Nearly 40% of U.S. households said they faced serious financial dificulties in recent months of the Covid-19 pandemic, citing problems such as paying utility bills or credit card debt, according to a recent poll. About one-fifth have depleted all of their savings. U.S. households are struggling in many ways over a year into the coronavirus pan-demic, according to the poll conducted by the Harvard T.H. Chan School of Public Health, the Robert Wood John-son Foundation and National Public Radio. Nearly 60% of house-holds earning less than $50,000 a year reported facing serious financial challenges in recent months. Of those, 30% lost all of their savings, according to the poll.Close to 40% of U.S. Households Say They Face Financial Difficulties as Covid-19 Pandemic Continues, Wall Street Journal 10-15-21
For America is a rich country that treats many of its workers remarkably badly. Wages are often low; adjusted for inflation, the typical male worker earned virtually no more in 2019 than his counterpart did 40 years earlier. Hours are long: America is a “no-vacation nation,” offering far less time off than other advanced countries. Work is also unstable, with many low-wage workers — and nonwhite workers in particular — subject to unpredictable fluctuations in working hours that can wreak havoc on family life.Paul Krugman, The Revolt of the American Worker 10-24-21 NYTs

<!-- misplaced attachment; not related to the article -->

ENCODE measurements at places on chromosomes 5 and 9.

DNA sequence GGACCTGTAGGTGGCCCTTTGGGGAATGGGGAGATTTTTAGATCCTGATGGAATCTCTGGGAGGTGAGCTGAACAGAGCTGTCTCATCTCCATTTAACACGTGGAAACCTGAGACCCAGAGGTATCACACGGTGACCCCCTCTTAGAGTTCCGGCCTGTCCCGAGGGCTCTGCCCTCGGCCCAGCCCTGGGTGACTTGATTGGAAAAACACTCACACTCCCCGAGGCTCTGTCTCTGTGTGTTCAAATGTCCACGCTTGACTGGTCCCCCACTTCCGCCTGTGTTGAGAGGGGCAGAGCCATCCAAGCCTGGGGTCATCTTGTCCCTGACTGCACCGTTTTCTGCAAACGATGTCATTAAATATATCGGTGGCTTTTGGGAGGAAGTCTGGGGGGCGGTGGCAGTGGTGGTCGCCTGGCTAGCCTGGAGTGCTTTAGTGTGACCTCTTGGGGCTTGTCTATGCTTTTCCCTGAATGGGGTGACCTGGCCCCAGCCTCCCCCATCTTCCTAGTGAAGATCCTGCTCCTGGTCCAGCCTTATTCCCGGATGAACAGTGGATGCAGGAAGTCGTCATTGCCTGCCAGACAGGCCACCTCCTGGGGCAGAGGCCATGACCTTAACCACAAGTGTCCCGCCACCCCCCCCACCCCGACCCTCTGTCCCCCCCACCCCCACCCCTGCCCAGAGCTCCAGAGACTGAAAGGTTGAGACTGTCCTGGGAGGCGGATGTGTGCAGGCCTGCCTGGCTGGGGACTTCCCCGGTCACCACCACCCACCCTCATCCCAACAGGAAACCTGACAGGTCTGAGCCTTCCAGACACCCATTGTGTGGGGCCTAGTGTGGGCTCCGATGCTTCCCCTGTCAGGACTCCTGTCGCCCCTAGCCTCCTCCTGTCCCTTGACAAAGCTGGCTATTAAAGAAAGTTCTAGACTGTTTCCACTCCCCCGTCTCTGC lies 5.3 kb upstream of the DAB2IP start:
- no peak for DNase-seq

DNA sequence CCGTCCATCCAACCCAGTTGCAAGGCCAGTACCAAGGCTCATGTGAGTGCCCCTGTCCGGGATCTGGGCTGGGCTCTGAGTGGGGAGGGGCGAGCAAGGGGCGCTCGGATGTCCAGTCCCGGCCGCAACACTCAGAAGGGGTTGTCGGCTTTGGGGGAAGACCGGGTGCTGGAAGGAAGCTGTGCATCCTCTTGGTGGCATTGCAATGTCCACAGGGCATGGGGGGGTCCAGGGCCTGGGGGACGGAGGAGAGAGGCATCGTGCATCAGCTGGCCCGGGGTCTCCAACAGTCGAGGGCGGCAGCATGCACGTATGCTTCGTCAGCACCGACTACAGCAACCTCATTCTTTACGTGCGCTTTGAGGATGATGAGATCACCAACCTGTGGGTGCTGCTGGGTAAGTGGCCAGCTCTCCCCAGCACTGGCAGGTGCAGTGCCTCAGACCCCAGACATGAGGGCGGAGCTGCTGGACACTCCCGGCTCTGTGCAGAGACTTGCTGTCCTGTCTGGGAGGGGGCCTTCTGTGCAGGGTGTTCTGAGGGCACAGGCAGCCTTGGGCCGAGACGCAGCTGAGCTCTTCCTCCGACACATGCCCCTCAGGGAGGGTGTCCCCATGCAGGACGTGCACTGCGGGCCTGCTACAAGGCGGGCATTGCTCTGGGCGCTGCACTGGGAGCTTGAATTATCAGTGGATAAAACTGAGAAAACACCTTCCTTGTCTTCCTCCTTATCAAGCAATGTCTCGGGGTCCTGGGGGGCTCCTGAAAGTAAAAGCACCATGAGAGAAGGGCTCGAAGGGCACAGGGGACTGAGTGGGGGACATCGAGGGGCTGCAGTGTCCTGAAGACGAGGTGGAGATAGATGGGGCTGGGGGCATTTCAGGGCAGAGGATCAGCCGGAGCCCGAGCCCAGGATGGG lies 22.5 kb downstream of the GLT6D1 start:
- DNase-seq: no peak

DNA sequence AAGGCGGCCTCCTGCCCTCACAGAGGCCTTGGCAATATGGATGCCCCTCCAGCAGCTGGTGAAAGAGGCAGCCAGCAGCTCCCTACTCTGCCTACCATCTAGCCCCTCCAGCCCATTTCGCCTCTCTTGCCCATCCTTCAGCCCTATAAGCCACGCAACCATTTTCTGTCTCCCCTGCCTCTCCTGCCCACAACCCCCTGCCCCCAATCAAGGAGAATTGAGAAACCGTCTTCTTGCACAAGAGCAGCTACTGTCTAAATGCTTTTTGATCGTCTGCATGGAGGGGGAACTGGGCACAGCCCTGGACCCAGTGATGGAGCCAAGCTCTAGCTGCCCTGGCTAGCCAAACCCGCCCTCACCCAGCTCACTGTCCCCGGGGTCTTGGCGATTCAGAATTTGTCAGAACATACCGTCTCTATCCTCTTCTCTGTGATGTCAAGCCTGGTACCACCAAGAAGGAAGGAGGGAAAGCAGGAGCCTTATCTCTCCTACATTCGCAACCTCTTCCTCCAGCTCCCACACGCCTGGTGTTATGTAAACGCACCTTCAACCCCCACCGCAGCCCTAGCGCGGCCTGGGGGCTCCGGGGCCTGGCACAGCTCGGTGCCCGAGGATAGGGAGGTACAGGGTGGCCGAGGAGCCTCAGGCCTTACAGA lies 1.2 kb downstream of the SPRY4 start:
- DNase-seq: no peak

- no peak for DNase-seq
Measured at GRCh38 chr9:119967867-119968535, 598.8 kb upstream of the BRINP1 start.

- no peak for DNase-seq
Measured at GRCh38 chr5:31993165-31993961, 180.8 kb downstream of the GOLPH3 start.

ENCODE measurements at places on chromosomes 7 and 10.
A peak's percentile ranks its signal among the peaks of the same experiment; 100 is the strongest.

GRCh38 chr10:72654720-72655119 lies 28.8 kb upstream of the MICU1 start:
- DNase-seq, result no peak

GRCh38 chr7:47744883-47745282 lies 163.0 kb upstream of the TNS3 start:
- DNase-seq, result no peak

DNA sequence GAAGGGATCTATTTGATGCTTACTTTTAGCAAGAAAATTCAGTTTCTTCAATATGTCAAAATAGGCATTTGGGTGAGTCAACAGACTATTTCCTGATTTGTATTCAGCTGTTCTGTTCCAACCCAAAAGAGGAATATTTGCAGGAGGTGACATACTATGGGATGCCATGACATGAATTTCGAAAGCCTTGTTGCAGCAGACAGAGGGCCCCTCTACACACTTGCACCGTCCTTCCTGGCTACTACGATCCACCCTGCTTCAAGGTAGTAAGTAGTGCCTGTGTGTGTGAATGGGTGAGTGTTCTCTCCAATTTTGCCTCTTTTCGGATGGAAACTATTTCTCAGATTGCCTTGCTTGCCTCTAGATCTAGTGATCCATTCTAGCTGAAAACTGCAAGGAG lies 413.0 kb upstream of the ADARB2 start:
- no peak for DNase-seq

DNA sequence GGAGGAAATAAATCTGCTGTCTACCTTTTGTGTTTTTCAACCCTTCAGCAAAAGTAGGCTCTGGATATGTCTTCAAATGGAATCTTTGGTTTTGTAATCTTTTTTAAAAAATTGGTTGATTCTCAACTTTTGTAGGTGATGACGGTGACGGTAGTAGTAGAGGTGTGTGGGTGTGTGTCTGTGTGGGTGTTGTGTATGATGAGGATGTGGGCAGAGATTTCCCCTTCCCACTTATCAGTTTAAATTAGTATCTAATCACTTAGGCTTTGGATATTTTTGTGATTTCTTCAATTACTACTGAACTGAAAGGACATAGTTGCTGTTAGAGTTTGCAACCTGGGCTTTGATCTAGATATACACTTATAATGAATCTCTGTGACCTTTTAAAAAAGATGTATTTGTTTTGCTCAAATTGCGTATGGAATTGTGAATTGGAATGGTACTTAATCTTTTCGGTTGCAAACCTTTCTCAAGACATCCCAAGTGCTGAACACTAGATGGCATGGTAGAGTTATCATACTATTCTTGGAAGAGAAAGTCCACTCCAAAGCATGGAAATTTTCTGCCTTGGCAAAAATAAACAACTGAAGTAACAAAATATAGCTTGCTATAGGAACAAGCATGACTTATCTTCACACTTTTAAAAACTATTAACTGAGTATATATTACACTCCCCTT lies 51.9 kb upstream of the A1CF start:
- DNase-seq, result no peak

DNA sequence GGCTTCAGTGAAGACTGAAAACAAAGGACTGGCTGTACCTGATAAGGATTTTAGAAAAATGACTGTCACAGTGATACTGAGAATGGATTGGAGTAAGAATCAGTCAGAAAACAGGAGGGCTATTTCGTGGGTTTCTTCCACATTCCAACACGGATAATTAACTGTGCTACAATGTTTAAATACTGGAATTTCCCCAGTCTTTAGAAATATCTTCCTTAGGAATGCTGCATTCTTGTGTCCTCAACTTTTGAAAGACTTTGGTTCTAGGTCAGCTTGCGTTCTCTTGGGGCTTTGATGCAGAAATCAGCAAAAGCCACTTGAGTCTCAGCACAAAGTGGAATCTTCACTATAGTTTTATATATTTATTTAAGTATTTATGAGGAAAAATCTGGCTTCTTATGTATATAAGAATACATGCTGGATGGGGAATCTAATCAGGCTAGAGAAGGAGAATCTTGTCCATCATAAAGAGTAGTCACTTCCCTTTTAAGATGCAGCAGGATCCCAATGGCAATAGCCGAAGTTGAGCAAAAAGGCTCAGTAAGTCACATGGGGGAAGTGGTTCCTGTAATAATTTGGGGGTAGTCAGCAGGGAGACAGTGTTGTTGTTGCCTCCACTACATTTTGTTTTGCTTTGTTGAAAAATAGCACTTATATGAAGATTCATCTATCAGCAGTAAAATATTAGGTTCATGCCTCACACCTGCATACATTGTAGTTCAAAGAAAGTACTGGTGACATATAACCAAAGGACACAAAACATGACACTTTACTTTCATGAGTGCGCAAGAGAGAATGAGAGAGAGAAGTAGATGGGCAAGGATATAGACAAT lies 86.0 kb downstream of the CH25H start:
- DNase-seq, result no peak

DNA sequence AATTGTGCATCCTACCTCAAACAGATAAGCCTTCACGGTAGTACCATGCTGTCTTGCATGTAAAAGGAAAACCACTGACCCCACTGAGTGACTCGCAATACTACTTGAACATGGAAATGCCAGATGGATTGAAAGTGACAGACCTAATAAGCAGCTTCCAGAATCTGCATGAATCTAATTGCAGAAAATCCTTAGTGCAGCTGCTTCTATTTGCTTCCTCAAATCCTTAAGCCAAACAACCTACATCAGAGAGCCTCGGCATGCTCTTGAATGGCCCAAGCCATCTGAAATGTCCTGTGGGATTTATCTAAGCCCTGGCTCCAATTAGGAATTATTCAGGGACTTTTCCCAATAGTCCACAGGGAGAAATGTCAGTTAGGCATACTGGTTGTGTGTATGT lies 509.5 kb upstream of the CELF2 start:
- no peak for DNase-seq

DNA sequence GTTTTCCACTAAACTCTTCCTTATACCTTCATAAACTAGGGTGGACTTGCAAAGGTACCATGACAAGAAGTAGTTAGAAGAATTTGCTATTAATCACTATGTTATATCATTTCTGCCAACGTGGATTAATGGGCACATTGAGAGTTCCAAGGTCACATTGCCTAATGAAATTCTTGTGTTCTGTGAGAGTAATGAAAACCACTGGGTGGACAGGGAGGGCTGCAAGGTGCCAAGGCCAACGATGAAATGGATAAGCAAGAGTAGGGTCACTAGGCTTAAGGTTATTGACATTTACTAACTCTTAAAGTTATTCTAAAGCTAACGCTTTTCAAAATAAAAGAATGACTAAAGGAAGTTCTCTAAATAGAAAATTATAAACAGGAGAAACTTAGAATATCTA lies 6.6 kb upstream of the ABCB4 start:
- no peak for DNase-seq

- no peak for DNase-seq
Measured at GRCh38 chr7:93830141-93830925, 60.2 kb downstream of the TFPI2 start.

Okay, what am I missing? Is my math that bad? How do so many struggling Americans end up accelerating spending?
Earlier in the pandemic, people compensated for the loss of many services by buying stuff instead. People who couldn’t eat out remodeled their kitchens. People who couldn’t go to gyms bought home exercise equipment. The result was an astonishing surge in purchases of everything from household appliances to consumer electronics. Early this year real spending on durable goods was more than 30 percent above prepandemic levels, and it’s still very high.Paul Krugman, The Revolt of the American Worker 10-24-21 NYTs